Capitol Rioter from Idaho is sentenced to 4 years in prison for attacking police officers with pipe

Duke Edward Wilson (68) was sentenced to the maximum amount allowed by sentencing guidelines. The judge stated that a message must be sent.

Capitol Rioter from Idaho is sentenced to 4 years in prison for attacking police officers with pipe

BOISE, Idaho -- A man from Idaho attacked a police officer last year with a pipeas a part of the mob storming the U.S. Capitol was sentenced to four years in federal prison.

U.S. District Judge Royce Lamberth told Duke Edward Wilson, a 68 year-old logger from Nampa that he doesn't recall many of his actions. Prosecutors claim that he attacked at most three U.S. Capitol Building officers on January 6, 2021.


 

Lamberth stated that the maximum federal sentence of 51 months was required because Lamberth described the insurrection as "a terrible day for our country".

Lamberth stated, "It's an important message that the court must send, that our nation cannot deal with that."

Federal judges are overseeing hundreds of cases against people accused of insurrection. They have heard a list of excuses from the defendants and expressions of regret from the dozens of sentencings.

More than 700 people were charged for crimes related to the Capitol Siege, and over 200 have pleaded guilty.

Wilson was not the only one who was sentenced to assaulting police. At least five other defendants were also sent to prison for their crimes and most of them received sentences between 41 and 63 month.

Wilson pleaded guilty to resisting or impeding officers, assaulting and hindering them, and obstruction of an official proceeding.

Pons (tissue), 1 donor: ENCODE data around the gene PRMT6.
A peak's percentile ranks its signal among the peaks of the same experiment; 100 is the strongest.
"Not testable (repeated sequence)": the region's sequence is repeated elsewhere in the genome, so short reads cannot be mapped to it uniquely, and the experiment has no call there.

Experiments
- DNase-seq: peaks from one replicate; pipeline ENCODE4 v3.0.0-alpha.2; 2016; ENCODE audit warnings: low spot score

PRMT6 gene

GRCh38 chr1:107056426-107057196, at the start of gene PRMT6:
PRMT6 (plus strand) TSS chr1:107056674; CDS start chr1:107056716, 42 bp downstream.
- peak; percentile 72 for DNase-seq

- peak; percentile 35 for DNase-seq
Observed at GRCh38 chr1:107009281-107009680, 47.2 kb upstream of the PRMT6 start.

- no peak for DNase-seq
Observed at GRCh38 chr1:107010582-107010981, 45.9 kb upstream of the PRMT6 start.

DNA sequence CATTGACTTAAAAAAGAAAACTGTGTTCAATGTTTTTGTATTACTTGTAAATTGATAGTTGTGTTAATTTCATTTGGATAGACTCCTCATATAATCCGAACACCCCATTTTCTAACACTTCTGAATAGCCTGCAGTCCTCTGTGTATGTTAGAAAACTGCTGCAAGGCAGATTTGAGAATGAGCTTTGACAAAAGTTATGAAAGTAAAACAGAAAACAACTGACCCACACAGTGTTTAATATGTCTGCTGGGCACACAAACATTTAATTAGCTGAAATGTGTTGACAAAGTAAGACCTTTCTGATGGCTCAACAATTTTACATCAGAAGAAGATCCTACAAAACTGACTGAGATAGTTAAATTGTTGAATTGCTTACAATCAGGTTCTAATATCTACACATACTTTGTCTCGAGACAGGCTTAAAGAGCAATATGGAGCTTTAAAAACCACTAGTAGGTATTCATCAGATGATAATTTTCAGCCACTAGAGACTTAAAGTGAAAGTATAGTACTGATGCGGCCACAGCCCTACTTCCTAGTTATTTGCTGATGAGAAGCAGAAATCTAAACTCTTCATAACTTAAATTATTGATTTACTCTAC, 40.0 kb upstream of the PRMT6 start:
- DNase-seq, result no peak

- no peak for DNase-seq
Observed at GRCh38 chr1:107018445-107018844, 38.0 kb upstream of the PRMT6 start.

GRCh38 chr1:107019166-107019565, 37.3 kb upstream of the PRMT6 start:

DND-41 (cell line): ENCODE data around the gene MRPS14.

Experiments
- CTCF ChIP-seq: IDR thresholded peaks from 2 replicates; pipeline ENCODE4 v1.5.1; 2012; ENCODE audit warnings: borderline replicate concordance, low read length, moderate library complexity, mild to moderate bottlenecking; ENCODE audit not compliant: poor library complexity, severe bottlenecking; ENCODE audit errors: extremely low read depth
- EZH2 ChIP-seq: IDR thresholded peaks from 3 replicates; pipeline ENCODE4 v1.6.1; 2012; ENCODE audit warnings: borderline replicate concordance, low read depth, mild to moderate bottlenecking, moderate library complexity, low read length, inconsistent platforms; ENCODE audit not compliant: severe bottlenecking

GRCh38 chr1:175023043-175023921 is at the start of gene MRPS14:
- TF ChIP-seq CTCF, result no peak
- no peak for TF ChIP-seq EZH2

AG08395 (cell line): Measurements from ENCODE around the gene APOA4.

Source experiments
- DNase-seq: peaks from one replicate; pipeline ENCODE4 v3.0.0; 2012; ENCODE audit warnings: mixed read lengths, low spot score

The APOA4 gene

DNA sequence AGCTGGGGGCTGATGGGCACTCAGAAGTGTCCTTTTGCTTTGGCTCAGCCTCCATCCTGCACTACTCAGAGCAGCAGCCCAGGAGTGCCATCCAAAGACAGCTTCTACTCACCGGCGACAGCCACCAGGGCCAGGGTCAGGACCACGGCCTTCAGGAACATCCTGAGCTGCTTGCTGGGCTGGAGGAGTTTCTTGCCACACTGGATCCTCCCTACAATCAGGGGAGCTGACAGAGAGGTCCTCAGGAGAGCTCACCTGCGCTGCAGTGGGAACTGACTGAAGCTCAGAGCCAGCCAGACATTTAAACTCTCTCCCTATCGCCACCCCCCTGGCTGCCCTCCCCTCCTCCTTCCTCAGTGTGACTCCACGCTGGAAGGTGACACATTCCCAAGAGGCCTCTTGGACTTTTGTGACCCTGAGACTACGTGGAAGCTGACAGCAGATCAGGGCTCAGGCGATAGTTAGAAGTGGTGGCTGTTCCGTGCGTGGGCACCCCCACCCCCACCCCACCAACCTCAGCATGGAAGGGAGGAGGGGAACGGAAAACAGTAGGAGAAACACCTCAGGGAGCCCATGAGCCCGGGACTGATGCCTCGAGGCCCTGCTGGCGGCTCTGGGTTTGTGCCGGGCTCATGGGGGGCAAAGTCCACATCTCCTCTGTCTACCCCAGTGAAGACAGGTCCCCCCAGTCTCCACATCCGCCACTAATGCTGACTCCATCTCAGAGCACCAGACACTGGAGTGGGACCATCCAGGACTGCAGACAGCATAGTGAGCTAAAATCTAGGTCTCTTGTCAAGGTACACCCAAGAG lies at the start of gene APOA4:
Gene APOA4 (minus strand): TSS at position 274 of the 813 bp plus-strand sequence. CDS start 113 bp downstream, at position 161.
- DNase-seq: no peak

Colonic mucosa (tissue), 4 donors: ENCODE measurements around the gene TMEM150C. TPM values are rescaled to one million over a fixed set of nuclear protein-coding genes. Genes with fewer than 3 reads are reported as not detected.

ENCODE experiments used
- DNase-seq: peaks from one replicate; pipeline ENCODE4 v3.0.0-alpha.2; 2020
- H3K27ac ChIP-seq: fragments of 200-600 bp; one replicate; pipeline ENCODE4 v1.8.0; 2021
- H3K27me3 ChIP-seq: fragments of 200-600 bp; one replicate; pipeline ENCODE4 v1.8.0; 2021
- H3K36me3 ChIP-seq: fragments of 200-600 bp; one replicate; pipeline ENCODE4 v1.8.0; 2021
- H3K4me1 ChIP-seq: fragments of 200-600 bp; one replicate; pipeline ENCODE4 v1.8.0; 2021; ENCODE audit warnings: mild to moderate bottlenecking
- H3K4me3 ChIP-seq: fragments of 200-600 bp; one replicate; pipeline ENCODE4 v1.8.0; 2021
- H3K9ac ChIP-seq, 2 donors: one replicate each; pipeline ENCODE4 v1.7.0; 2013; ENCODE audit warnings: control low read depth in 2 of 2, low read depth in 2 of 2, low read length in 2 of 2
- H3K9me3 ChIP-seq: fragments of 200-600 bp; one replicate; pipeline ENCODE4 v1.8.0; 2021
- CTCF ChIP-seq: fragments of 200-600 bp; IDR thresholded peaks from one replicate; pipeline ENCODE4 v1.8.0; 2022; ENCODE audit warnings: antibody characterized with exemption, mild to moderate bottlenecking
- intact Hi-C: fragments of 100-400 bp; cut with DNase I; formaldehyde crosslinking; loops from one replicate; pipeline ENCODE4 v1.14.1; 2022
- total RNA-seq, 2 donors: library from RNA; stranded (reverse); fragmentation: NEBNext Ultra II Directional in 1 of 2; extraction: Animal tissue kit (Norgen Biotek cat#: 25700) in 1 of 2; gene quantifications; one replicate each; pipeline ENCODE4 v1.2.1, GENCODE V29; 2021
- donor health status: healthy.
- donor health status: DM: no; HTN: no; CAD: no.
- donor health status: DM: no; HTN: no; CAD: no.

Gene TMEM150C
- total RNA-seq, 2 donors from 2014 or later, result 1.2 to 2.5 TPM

Federal prosecutors dropped several related charges in exchange for Wilson's plea. Wilson and Charles Peterson, his attorney, didn't physically appear at the Washington, D.C., federal court. They were called to it from Peterson’s Boise, Idaho, office.

U.S. Capitol Police Sergeant. Aquilino Gonell, U.S. Capitol Police Sgt.

Prosecutors claimed Wilson tried to block officers from closing the tunnel doors by charging them with a set of charges. They then used a thin PVC pipe he found on the ground to rain down on them. Gonell claimed that he tried to stop the pipe hitting another officer without a helmet.

Gonnell stated that both my hands were bleeding from blocking at the time. "He continued to fight me to stop us from closing the door. That would allow him and his fellow rebels to advance in that tunnel and the Capitol, as members of Congress were being evacuated along the same route."

Wilson, however, stated that he was not swept along by crowds and was forced forward towards the doors in a written statement to the court.

Wilson claimed that he doesn't recall the most violent of his actions but admitted that he did remember them from videos on the scene.

He told the judge that it was foolish of him to do such a thing. I made a terrible decision going to that place that day."

Gonell criticised Wilson's "fake regret" and stated that Wilson would attack Capitol again if he heard the same "rallying cry", as he did Jan. 6.

Gonell stated, "I vividly remember what happened that day to myself, to him." "A year and a half later, I still cannot put on my uniform because of the injuries he caused me and my fellow officers.

The judge ordered Wilson to serve three years of supervision probation once he was released from prison.

He will also be responsible for restitution, which is still being determined for the damage to Gonell and the U.S. Capitol Building.

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